A Russian official is favourite to be the next head of Interpol in spite of concerns that Moscow has been using the international policing agency to target political opponents.


British officials expect Alexander Prokopchuk, 56, a veteran of Russia’s interior ministry, to be elected as the next Interpol president next week. The election follows the disappearance of Meng Hongwei, the president who resigned last month and is being investigated by China’s anti-corruption authorities.

Mr Prokopchuk’s appointment would represent a significant victory for the Kremlin after criticism of the Russian state for abusing the agency’s “red notice” system.

Russia has been accused of trying to obtain red notices, which are effectively international arrest warrants, against political opponents to restrict their ability to travel or secure their extradition. Subjects of red notices risk arrest in Interpol’s member countries and can have their assets frozen.

In May Bill Browder, a US financier and critic of President Putin, was arrested in Spain under a Russian arrest warrant. He was later released. Mr Browder claimed that he had been the subject of a red notice, although Interpol rejected this claim. The Spanish police suggested that Interpol had failed to delete an expired arrest warrant. At Britain’s request Interpol has issued red notices for Alexander Mishkin and Anatoliy Chepiga, the Russians accused of poisoning Sergei and Yulia Skripal in Salisbury.

British officials believe that Mr Prokopchuk, who is one of only two confirmed candidates for the presidency, has unstoppable momentum before Wednesday’s election. The UK government has calculated that Mr Prokopchuk will win and that there is no point in trying to stop him, according to a Whitehall official. A source close to Interpol said that Mr Prokopchuk was the frontrunner. Each member country sending delegates to the general assembly in Dubai will get a vote. The other confirmed candidate is Kim Jong Yang, a South Korean who is the acting head of Interpol. South Africa is also thought to be planning to nominate a candidate.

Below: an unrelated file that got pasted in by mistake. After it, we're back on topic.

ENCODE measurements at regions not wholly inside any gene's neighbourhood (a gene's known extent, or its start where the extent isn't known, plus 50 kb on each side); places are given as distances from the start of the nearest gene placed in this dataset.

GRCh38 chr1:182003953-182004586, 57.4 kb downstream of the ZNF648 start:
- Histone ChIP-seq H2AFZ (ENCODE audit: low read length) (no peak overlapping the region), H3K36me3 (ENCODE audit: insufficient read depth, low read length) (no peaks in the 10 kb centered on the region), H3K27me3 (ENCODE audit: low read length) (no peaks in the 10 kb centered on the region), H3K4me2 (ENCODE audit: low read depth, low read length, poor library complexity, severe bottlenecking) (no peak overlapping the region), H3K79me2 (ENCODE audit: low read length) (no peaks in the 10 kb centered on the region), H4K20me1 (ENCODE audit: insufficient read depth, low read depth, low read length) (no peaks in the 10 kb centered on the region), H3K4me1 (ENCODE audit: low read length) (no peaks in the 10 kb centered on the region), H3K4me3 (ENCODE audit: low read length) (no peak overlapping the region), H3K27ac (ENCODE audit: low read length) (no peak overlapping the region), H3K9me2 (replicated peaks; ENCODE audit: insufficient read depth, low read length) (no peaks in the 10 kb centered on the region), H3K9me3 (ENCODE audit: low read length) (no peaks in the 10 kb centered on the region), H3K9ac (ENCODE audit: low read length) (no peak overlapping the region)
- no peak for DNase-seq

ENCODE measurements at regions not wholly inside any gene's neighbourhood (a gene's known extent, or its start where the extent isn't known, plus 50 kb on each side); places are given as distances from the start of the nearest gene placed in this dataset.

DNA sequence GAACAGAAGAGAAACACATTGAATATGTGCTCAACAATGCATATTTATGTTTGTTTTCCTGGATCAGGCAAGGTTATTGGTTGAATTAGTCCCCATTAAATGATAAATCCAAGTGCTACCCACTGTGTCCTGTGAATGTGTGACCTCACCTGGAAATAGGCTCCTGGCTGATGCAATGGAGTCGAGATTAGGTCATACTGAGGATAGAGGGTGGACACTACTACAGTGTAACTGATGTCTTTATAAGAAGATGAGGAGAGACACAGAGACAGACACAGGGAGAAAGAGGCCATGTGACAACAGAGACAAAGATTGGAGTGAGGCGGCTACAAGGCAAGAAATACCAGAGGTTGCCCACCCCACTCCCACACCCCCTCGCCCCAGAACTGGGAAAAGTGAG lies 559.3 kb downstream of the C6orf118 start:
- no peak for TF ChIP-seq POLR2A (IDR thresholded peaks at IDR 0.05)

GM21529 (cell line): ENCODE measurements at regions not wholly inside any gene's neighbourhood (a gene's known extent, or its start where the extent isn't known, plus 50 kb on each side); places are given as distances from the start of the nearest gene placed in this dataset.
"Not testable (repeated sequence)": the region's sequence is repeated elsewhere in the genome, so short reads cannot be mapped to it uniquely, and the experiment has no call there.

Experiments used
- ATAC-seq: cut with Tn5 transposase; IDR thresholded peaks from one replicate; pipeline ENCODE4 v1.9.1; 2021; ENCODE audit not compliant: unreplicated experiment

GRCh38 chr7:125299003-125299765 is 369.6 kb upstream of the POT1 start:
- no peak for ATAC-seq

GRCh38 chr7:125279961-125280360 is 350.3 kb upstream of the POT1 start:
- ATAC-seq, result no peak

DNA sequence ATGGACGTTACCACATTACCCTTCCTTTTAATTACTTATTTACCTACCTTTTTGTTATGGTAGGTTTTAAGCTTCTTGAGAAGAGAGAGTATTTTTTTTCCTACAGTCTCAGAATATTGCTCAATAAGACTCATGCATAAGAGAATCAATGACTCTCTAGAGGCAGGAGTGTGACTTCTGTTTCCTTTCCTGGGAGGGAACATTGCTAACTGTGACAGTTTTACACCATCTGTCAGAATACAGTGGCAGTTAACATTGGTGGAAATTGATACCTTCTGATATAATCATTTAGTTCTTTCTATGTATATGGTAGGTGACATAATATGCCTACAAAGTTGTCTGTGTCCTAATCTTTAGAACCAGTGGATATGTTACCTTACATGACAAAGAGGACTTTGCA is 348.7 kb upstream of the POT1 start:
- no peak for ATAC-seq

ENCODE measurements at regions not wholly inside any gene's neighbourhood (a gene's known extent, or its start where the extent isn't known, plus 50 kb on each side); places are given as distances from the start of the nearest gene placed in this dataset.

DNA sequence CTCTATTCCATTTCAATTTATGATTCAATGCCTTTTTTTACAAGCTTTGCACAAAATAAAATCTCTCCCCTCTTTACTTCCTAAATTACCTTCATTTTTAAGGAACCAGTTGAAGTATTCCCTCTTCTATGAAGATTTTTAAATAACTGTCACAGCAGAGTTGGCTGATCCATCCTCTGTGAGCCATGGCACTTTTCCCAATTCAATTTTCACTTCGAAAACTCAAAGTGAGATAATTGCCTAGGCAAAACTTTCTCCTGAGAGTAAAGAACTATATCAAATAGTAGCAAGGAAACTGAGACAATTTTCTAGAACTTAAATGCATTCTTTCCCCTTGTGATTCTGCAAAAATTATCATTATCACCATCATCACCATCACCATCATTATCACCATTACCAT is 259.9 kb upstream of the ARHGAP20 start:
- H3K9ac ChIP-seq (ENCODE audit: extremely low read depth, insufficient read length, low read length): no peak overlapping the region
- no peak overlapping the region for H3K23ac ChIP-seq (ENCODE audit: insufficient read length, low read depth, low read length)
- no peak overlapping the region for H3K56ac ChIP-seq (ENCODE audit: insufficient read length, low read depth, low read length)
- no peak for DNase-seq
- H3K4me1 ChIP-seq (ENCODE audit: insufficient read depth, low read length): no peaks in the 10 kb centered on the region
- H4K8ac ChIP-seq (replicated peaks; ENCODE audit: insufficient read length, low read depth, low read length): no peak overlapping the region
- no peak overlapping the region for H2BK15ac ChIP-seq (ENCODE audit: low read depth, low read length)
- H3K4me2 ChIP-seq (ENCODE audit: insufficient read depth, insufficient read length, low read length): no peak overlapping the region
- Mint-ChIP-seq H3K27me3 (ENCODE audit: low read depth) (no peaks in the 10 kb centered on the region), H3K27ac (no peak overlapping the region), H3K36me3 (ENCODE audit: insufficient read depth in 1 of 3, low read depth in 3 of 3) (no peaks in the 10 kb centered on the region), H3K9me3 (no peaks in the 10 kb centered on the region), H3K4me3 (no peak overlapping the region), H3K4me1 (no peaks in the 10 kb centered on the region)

Mr Prokopchuk is one of four Interpol vice-presidents after being nominated by Russia two years ago. He has had a long career at the interior ministry and was given the rank of major-general of police in 2011.

David Clark, a former foreign office special adviser, said that the interior ministry had been responsible for many controversial red notice requests during Mr Prokopchuk’s time. “Mr Prokopchuk is a problem because he was the person in the Russian interior ministry who was responsible for concocting many of these fabricated red notice requests when he was a Russian government official,” he said.

Ben Keith, a barrister specialising in red notices, said that Mr Prokopchuk’s potential appointment “beggars belief” and added that red notices were “frequently misused by unscrupulous regimes because Interpol don’t have proper checks and balances in place”.

Fair Trials, a campaign group, says that “it would not be appropriate for a country with a record of violations of Interpol’s rules to be given a leadership role in a key oversight institution”.

Russia denies misusing red notices.

Behind the story 

The previous head of Interpol disappeared during a trip home to China and has been detained on suspicion of corruption (Billy Kenber writes). Meng Hongwei, 64, who was China’s vice-minister for public security as well as Interpol president, was reported missing in September. Chinese authorities have announced that he is being investigated on suspicion of taking bribes and Interpol was presented with a resignation letter purportedly signed by him. His wife said that the last text message he sent her was a knife emoji. She has accused Interpol of “aiding and abetting” China in failing to protect her husband.


  • Bill Browder In May the US businessman was arrested in Spain under a Russian arrest warrant; the “sixth time that Russia has abused Interpol in my case” he tweeted
  • Akhmed Zakayev Chechen opposition leader was held for a month in Denmark on a red notice, accused of murdering someone who was not dead.
  • Petr Silaev Russian journalist and environment activist, held by police for ten days in Spain. Released because the warrant was politically motivated.
  • Nikita Kulachenkov Anti-corruption activist who was held in Cyprus while visiting family, on politically motivated charges.

This article was originally published by the Times on November 17th 2018 and can be viewed here.

Ben Keith is a barrister specialising in Extradition, Immigration, Serious Fraud, Human Rights and Public law. He is ranked in Chambers and Partners and Legal 500 in the top tiers.  He has particular expertise in human rights and extradition proceedings in post-soviet states including Russia, Ukraine, Azerbaijan, Moldova and Kazakhstan. He represents politically exposed persons in immigration, extradition and financial proceedings.